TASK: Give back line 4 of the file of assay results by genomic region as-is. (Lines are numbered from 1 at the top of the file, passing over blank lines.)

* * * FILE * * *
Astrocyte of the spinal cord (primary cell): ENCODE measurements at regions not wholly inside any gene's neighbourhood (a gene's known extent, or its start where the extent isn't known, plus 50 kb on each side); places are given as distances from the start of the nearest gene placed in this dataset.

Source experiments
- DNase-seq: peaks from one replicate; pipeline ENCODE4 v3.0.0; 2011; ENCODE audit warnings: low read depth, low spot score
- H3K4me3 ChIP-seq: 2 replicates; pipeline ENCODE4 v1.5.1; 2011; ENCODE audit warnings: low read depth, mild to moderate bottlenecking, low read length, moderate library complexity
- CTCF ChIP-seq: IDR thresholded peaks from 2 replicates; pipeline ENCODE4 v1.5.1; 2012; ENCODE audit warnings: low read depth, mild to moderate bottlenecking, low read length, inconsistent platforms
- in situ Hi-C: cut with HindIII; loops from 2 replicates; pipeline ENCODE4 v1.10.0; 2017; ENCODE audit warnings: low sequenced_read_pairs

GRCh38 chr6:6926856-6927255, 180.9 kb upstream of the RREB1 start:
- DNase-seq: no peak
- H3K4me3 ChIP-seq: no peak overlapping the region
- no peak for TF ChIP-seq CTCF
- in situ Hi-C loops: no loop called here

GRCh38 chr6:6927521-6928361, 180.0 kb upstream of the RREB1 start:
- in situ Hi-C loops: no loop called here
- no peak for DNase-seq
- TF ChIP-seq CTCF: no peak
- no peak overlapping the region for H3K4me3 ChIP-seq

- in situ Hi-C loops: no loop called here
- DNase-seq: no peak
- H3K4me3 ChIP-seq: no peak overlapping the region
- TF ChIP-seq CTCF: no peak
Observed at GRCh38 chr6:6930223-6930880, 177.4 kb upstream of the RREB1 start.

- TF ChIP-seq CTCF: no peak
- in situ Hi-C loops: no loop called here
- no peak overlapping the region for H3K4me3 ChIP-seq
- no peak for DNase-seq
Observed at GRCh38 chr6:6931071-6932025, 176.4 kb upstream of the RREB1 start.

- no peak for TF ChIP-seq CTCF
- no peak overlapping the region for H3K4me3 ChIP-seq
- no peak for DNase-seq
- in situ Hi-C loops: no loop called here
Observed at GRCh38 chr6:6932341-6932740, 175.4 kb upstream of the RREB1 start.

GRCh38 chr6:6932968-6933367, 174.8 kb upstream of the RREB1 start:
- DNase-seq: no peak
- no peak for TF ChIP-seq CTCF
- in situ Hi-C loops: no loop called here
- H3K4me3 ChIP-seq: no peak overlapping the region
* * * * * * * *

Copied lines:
- H3K4me3 ChIP-seq: 2 replicates; pipeline ENCODE4 v1.5.1; 2011; ENCODE audit warnings: low read depth, mild to moderate bottlenecking, low read length, moderate library complexity